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The Bulletin on Health

Summarizes recent NBER Working Papers pertaining to health topics. It is distributed digitally three times a year and is free.
As health care costs continue to grow in the United States, a crucial question is whether the increased spending is productive. Traditional measures — such as those in the National Income and Product Accounts (NIPA) — indicate that health care productivity has declined in recent decades. However, this traditional accounting suffers from an important shortcoming: it does not directly measure health improvement as the primary outcome. In A Satellite Account for Health...

Research Summaries

Do treatment guidelines encourage use of effective treatment or impede provision of personalized health care? In Rules vs. Discretion: Treatment of Mental Illness in US Adolescents (NBER Working Paper 27890), researchers Emily Cuddy and Janet Currie address this important issue in the context of mental illness among adolescents. They use claims data from the Blue Cross Blue Shield Alliance for Health Research to evaluate the effect of the initial treatment choice on...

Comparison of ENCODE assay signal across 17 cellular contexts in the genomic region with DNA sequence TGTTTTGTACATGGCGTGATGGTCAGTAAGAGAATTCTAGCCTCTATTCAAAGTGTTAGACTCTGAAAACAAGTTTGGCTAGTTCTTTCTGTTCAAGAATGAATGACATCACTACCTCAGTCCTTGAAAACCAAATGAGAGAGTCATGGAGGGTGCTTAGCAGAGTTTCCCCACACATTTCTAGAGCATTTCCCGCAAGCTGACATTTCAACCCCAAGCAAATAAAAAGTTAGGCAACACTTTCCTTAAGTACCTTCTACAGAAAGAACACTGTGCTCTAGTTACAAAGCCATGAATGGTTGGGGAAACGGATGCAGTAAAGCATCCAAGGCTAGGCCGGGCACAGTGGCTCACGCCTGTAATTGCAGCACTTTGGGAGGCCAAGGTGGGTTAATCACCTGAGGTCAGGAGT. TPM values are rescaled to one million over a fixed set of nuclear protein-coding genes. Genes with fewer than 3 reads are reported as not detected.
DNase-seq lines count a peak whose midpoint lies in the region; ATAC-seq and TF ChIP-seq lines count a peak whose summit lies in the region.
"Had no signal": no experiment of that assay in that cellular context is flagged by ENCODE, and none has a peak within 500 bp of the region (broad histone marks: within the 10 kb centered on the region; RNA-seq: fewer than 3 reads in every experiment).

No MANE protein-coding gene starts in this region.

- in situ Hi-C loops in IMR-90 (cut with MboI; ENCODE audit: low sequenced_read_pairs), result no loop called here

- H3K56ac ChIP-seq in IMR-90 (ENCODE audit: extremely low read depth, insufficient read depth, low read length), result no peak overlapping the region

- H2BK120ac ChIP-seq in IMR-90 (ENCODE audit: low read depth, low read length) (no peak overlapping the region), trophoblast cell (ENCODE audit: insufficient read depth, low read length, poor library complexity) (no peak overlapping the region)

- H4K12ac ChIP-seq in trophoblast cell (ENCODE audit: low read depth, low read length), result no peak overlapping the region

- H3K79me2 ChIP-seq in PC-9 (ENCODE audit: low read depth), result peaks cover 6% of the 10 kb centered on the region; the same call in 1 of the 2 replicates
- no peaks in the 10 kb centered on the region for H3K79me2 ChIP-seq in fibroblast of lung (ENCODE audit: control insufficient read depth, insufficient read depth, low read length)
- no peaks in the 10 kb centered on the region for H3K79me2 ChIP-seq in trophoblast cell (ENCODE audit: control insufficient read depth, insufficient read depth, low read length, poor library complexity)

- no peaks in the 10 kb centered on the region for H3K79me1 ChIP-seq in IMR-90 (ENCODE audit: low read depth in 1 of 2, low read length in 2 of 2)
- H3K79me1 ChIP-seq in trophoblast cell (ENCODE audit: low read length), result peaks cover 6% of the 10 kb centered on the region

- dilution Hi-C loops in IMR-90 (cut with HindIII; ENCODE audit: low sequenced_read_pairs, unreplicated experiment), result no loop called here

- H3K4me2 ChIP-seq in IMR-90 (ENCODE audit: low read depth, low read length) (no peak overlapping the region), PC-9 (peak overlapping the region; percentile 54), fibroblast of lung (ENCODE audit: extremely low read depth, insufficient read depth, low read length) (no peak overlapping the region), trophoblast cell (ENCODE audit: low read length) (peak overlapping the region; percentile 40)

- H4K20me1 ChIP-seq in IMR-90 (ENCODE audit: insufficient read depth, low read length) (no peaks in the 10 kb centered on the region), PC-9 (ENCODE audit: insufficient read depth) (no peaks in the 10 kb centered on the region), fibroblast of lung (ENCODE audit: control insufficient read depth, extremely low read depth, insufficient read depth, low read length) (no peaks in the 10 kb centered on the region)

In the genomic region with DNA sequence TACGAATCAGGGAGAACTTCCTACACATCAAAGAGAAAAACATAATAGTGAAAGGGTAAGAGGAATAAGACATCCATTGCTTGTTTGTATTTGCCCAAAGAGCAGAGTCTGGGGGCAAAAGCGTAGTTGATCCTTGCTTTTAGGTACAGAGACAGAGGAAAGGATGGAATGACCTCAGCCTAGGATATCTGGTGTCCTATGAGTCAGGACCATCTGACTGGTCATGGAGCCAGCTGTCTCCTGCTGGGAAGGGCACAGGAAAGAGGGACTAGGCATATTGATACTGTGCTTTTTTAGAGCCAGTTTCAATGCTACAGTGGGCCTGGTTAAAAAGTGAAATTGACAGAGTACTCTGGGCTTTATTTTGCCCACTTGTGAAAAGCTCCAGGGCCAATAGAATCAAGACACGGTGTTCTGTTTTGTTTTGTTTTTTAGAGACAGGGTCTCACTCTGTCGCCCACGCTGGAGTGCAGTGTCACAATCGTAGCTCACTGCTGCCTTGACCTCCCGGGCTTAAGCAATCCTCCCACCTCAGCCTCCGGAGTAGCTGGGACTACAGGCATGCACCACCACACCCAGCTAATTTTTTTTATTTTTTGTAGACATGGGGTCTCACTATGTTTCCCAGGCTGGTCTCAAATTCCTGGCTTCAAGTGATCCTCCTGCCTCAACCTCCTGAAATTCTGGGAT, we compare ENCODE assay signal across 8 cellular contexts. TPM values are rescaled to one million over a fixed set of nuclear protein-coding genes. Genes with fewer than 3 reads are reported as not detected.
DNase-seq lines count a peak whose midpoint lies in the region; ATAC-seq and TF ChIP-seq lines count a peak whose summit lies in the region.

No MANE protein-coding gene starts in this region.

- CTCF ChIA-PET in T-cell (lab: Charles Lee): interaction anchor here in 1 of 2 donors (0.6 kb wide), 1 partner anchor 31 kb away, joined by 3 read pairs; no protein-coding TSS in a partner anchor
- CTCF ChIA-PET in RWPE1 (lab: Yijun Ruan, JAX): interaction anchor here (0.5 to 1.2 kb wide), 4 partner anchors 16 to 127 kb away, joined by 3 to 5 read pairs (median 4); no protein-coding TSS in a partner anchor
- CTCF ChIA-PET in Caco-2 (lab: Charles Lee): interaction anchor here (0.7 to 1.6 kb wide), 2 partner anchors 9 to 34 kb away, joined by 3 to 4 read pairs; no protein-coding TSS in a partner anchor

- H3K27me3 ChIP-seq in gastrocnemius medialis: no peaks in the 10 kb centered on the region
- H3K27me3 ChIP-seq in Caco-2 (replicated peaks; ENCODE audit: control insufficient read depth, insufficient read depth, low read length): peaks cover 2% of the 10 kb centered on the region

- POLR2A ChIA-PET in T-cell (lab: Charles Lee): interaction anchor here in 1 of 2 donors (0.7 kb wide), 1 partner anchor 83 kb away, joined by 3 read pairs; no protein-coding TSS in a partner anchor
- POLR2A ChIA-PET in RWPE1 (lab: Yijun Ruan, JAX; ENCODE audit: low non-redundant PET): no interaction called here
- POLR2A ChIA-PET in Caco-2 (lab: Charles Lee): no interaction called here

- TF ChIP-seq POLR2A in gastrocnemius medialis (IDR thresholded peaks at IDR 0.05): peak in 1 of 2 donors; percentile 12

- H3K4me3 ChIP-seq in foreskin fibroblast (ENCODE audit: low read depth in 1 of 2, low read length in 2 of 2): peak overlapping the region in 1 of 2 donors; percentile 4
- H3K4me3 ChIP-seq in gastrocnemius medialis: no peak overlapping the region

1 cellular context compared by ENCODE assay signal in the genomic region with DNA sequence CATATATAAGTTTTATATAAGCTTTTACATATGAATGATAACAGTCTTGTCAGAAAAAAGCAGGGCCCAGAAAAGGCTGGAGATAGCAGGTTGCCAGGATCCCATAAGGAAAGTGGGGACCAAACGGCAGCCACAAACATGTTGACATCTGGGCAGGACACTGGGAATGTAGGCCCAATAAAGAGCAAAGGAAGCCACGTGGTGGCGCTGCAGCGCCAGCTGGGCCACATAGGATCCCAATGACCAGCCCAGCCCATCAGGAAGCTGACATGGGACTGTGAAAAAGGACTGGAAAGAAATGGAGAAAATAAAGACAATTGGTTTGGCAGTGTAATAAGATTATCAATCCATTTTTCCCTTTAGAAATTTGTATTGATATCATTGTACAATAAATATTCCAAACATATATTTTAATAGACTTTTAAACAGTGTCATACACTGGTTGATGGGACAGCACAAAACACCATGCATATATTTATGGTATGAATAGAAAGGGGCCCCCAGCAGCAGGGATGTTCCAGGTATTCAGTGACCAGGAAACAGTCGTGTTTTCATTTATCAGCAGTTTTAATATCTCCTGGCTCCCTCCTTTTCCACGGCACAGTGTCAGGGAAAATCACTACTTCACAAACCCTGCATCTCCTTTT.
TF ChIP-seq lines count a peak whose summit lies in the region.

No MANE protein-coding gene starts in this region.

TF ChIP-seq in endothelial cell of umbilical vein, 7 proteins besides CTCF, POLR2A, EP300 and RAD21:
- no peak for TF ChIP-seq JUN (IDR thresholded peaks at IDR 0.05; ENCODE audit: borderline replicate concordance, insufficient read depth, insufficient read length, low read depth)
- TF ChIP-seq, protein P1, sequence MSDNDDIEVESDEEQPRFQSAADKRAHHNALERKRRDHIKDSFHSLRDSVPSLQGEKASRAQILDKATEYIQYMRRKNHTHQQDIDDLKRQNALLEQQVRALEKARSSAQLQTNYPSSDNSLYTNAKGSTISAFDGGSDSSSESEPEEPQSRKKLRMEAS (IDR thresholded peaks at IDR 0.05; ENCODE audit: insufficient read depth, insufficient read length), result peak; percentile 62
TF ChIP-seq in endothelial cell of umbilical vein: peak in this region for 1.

Black Americans experience 20 percent higher mortality rates, after adjusting for age, than White Americans. One potential contributor to this disparity is the tendency for Black and White patients to receive treatment from health care providers with differing levels of performance. Among heart attack patients in the late 1990s, for example, Black patients were treated in hospitals where the typical patient had a 1 percentage point lower survival rate after 30 days...
M. Kate Bundorf is a Research Associate in the NBER’s Health Care program. She is the S. Malcolm Gillis Distinguished Professor of Public Policy at Duke University’s Sanford School of Public Policy. Her research spans economic issues related to health insurance and health care. She has addressed the way consumers make decisions about health insurance plan purchases, how the market structure of physician practices impacts health care, and how the expansion of Medicaid...
Many NBER-affiliated researchers publish some of their findings in medical and other journals that preclude pre-publication distribution. This makes it impossible to include these papers in the NBER Working Paper Series. This is a partial listing of recent papers in this category by NBER affiliates.   Changes in Health Services Use among Commercially Insured US Populations during the COVID-19 Pandemic Whaley CM, Pera MF, Cantor J, Chang J, Velasco J, Hagg HK,...

The Bulletin on Health summarizes selected recent NBER Working Papers. It is distributed digitally to economists and other interested persons for informational and discussion purposes. The Bulletin is not copyrighted and may be reproduced freely with attribution of source.

Prior to creation of the Bulletin on Health, the NBER published the Bulletin on Aging and Health, may be found here. Another new publication, the Bulletin on Retirement and Disability, is forthcoming.

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